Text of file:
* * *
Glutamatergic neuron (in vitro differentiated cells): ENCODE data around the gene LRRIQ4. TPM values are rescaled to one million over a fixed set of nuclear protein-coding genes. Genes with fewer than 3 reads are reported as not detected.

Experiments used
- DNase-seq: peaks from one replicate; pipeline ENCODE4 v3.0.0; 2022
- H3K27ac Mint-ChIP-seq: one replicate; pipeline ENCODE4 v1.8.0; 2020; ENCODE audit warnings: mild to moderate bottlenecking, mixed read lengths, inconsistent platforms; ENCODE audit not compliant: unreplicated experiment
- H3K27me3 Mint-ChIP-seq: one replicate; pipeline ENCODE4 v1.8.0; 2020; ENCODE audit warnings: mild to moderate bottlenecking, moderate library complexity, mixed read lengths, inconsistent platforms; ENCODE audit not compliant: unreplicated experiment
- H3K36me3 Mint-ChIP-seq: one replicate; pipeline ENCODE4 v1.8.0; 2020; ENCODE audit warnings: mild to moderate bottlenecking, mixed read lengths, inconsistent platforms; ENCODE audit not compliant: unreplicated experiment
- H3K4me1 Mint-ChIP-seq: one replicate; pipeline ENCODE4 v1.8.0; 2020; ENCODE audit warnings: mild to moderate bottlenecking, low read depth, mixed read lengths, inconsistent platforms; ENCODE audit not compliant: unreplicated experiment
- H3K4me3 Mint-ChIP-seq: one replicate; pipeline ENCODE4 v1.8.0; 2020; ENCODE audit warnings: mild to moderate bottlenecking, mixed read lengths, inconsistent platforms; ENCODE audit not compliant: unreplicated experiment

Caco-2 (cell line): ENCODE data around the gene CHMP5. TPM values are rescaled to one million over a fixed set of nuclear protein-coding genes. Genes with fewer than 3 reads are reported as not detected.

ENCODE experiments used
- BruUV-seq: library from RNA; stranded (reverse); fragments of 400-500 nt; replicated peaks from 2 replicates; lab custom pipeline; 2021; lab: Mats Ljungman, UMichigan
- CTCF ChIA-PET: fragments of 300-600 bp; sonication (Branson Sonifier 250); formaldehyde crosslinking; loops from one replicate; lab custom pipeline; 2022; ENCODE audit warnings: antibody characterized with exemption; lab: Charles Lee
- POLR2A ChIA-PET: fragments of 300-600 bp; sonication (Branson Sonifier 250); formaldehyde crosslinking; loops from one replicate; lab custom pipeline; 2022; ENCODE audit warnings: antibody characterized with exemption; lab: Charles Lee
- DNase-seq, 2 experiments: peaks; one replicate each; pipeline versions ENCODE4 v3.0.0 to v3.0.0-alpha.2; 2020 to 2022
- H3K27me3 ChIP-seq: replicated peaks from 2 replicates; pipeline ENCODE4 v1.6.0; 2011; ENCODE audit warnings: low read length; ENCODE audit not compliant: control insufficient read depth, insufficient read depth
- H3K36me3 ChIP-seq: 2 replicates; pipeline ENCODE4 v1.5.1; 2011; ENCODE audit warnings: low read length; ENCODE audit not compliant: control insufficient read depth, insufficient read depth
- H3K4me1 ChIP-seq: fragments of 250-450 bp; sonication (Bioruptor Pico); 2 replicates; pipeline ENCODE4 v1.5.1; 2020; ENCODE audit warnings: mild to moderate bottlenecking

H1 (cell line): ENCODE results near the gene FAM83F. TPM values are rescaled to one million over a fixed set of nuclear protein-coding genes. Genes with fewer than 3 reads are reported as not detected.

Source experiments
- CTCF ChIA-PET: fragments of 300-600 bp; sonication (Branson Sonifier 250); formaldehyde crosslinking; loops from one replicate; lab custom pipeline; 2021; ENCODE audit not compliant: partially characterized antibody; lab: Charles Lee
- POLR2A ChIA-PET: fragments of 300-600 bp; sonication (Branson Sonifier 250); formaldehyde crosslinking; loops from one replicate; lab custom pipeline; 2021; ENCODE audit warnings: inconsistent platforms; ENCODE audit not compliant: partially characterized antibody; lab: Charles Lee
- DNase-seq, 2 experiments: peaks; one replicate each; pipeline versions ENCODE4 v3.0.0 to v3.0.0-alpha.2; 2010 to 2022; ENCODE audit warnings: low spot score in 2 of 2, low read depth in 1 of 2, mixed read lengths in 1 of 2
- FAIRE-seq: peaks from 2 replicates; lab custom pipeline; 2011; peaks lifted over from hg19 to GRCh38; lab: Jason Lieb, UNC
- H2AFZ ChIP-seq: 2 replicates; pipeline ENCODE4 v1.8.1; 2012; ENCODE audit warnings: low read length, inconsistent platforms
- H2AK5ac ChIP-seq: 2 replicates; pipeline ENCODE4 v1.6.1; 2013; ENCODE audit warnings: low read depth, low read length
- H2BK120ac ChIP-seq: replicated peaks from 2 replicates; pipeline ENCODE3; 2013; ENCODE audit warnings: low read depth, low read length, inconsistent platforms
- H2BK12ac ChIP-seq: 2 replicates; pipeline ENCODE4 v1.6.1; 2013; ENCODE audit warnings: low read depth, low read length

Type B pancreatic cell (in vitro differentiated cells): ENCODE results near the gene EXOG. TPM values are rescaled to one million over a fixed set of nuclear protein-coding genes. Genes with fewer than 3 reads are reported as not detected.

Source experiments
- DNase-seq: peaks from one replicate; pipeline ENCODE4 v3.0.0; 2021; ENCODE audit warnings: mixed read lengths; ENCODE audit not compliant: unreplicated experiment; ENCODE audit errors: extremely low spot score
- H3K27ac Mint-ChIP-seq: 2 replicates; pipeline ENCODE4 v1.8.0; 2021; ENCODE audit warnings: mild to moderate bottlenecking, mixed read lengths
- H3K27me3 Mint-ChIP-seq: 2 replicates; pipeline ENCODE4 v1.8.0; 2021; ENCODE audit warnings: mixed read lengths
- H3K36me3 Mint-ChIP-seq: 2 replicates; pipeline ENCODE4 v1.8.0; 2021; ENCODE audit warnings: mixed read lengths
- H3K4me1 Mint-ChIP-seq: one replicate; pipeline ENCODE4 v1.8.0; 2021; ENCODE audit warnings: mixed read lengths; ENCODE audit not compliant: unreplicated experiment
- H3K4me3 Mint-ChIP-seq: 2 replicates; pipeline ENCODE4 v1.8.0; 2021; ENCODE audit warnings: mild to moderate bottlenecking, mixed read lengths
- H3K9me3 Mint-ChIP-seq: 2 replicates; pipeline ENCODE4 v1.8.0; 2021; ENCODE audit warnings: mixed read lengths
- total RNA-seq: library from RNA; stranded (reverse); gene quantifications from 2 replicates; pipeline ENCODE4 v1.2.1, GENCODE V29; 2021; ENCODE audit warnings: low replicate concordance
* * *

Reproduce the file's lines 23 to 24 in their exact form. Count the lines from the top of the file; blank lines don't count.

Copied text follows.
- FAIRE-seq: peaks from 2 replicates; lab custom pipeline; 2011; peaks lifted over from hg19 to GRCh38; lab: Jason Lieb, UNC
- H2AFZ ChIP-seq: 2 replicates; pipeline ENCODE4 v1.8.1; 2012; ENCODE audit warnings: low read length, inconsistent platforms